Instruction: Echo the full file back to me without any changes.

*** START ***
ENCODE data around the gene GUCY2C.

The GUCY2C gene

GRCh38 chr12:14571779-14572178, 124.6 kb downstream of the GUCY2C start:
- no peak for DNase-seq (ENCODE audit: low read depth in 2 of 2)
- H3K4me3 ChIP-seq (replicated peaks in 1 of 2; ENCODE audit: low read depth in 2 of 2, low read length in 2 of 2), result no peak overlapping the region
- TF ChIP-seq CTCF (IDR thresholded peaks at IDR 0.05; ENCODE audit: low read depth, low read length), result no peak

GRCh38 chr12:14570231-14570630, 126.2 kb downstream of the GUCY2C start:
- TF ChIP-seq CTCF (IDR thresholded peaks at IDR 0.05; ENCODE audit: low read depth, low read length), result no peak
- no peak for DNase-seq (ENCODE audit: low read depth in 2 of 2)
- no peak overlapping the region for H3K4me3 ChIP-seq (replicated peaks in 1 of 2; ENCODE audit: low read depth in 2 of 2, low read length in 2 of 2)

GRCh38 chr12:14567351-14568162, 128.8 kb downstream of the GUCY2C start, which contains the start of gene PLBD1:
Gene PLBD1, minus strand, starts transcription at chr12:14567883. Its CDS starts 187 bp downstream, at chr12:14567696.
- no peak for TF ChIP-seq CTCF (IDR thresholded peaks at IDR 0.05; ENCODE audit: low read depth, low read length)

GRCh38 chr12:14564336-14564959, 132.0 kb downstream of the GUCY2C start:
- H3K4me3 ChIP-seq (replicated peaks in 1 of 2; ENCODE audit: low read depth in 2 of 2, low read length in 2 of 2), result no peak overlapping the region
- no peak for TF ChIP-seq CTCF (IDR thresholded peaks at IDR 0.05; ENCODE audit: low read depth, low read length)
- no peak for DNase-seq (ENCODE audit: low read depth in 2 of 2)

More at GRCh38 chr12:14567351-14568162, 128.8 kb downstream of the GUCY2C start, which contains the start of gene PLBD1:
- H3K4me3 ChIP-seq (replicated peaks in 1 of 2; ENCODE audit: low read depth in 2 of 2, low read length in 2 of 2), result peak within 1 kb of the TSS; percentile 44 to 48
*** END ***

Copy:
ENCODE data around the gene GUCY2C.

The GUCY2C gene

GRCh38 chr12:14571779-14572178, 124.6 kb downstream of the GUCY2C start:
- no peak for DNase-seq (ENCODE audit: low read depth in 2 of 2)
- H3K4me3 ChIP-seq (replicated peaks in 1 of 2; ENCODE audit: low read depth in 2 of 2, low read length in 2 of 2), result no peak overlapping the region
- TF ChIP-seq CTCF (IDR thresholded peaks at IDR 0.05; ENCODE audit: low read depth, low read length), result no peak

GRCh38 chr12:14570231-14570630, 126.2 kb downstream of the GUCY2C start:
- TF ChIP-seq CTCF (IDR thresholded peaks at IDR 0.05; ENCODE audit: low read depth, low read length), result no peak
- no peak for DNase-seq (ENCODE audit: low read depth in 2 of 2)
- no peak overlapping the region for H3K4me3 ChIP-seq (replicated peaks in 1 of 2; ENCODE audit: low read depth in 2 of 2, low read length in 2 of 2)

GRCh38 chr12:14567351-14568162, 128.8 kb downstream of the GUCY2C start, which contains the start of gene PLBD1:
Gene PLBD1, minus strand, starts transcription at chr12:14567883. Its CDS starts 187 bp downstream, at chr12:14567696.
- no peak for TF ChIP-seq CTCF (IDR thresholded peaks at IDR 0.05; ENCODE audit: low read depth, low read length)

GRCh38 chr12:14564336-14564959, 132.0 kb downstream of the GUCY2C start:
- H3K4me3 ChIP-seq (replicated peaks in 1 of 2; ENCODE audit: low read depth in 2 of 2, low read length in 2 of 2), result no peak overlapping the region
- no peak for TF ChIP-seq CTCF (IDR thresholded peaks at IDR 0.05; ENCODE audit: low read depth, low read length)
- no peak for DNase-seq (ENCODE audit: low read depth in 2 of 2)

More at GRCh38 chr12:14567351-14568162, 128.8 kb downstream of the GUCY2C start, which contains the start of gene PLBD1:
- H3K4me3 ChIP-seq (replicated peaks in 1 of 2; ENCODE audit: low read depth in 2 of 2, low read length in 2 of 2), result peak within 1 kb of the TSS; percentile 44 to 48